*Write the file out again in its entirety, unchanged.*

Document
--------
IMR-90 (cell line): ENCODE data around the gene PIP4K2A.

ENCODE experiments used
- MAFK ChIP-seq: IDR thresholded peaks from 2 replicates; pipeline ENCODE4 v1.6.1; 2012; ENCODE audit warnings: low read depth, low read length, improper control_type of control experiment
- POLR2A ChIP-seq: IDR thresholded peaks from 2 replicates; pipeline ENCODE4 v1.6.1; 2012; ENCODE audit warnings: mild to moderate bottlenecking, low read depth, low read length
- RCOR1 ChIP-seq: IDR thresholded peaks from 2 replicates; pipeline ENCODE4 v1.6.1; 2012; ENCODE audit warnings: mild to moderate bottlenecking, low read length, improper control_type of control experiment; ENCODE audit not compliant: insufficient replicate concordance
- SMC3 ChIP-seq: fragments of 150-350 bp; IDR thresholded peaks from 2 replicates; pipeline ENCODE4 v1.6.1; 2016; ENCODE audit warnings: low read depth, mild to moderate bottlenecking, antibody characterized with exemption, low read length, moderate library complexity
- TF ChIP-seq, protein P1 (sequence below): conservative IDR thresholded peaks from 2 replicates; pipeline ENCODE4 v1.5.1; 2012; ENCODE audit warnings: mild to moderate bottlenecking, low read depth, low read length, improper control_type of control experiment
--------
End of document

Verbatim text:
IMR-90 (cell line): ENCODE data around the gene PIP4K2A.

ENCODE experiments used
- MAFK ChIP-seq: IDR thresholded peaks from 2 replicates; pipeline ENCODE4 v1.6.1; 2012; ENCODE audit warnings: low read depth, low read length, improper control_type of control experiment
- POLR2A ChIP-seq: IDR thresholded peaks from 2 replicates; pipeline ENCODE4 v1.6.1; 2012; ENCODE audit warnings: mild to moderate bottlenecking, low read depth, low read length
- RCOR1 ChIP-seq: IDR thresholded peaks from 2 replicates; pipeline ENCODE4 v1.6.1; 2012; ENCODE audit warnings: mild to moderate bottlenecking, low read length, improper control_type of control experiment; ENCODE audit not compliant: insufficient replicate concordance
- SMC3 ChIP-seq: fragments of 150-350 bp; IDR thresholded peaks from 2 replicates; pipeline ENCODE4 v1.6.1; 2016; ENCODE audit warnings: low read depth, mild to moderate bottlenecking, antibody characterized with exemption, low read length, moderate library complexity
- TF ChIP-seq, protein P1 (sequence below): conservative IDR thresholded peaks from 2 replicates; pipeline ENCODE4 v1.5.1; 2012; ENCODE audit warnings: mild to moderate bottlenecking, low read depth, low read length, improper control_type of control experiment